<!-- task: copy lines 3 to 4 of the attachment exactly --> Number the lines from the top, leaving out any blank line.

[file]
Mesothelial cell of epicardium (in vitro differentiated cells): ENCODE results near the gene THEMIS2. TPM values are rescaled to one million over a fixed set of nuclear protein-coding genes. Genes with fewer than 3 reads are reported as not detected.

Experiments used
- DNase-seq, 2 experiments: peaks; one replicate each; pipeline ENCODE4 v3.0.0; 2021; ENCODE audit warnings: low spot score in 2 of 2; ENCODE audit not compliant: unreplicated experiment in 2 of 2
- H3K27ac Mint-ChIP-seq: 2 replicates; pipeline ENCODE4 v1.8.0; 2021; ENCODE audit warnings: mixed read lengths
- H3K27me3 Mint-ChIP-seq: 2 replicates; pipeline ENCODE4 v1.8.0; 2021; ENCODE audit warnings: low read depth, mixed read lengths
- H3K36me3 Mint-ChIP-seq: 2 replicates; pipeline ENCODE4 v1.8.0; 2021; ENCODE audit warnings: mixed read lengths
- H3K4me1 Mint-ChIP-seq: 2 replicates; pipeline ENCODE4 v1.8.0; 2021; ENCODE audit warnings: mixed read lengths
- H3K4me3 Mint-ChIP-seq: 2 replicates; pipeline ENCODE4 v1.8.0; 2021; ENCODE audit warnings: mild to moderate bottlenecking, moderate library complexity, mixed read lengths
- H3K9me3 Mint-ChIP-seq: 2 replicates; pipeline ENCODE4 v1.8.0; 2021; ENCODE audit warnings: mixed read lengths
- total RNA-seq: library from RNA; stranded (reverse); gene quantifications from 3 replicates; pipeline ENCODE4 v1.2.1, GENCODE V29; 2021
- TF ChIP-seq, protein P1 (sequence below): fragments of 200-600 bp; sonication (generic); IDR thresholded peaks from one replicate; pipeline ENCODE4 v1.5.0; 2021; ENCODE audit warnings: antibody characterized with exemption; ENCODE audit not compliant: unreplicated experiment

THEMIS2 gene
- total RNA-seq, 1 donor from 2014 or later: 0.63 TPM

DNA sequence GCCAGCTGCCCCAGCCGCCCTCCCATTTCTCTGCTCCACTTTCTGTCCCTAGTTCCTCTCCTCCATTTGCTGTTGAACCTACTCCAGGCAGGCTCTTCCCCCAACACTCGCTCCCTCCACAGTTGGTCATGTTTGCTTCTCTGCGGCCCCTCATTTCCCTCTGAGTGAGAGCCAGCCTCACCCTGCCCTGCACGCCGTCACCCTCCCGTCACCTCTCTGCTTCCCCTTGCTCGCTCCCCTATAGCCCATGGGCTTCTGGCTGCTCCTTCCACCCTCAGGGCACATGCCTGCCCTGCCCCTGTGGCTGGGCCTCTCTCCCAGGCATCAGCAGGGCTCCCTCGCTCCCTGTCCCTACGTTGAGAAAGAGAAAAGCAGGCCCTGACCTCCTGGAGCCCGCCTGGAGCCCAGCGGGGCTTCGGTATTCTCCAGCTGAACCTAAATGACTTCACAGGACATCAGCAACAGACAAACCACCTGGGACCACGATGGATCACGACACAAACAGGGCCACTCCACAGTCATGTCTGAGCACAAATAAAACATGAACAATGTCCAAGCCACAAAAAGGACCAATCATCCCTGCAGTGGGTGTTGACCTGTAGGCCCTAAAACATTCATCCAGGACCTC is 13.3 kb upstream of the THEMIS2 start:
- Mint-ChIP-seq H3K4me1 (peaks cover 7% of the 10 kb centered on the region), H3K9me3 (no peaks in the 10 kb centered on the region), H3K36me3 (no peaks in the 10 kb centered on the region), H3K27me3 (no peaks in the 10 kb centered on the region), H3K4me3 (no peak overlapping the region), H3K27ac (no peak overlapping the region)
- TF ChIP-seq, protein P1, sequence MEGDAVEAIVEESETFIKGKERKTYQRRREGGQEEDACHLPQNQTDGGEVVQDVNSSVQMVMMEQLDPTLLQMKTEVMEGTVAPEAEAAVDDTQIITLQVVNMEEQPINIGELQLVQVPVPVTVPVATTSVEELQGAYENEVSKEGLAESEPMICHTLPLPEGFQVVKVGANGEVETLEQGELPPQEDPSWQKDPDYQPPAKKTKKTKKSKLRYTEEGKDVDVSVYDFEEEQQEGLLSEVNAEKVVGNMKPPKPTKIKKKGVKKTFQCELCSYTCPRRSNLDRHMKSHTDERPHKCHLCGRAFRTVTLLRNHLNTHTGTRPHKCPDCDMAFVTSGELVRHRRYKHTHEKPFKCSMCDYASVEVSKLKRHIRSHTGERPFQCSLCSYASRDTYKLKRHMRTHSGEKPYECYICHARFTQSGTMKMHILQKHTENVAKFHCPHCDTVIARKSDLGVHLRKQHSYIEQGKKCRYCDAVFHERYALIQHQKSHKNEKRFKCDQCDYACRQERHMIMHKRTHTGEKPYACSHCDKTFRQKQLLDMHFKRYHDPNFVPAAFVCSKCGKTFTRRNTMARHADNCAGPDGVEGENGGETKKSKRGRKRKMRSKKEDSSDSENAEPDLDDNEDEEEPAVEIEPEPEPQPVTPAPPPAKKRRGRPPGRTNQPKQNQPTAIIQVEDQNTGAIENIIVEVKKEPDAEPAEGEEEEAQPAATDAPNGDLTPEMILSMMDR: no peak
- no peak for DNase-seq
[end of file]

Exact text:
- DNase-seq, 2 experiments: peaks; one replicate each; pipeline ENCODE4 v3.0.0; 2021; ENCODE audit warnings: low spot score in 2 of 2; ENCODE audit not compliant: unreplicated experiment in 2 of 2
- H3K27ac Mint-ChIP-seq: 2 replicates; pipeline ENCODE4 v1.8.0; 2021; ENCODE audit warnings: mixed read lengths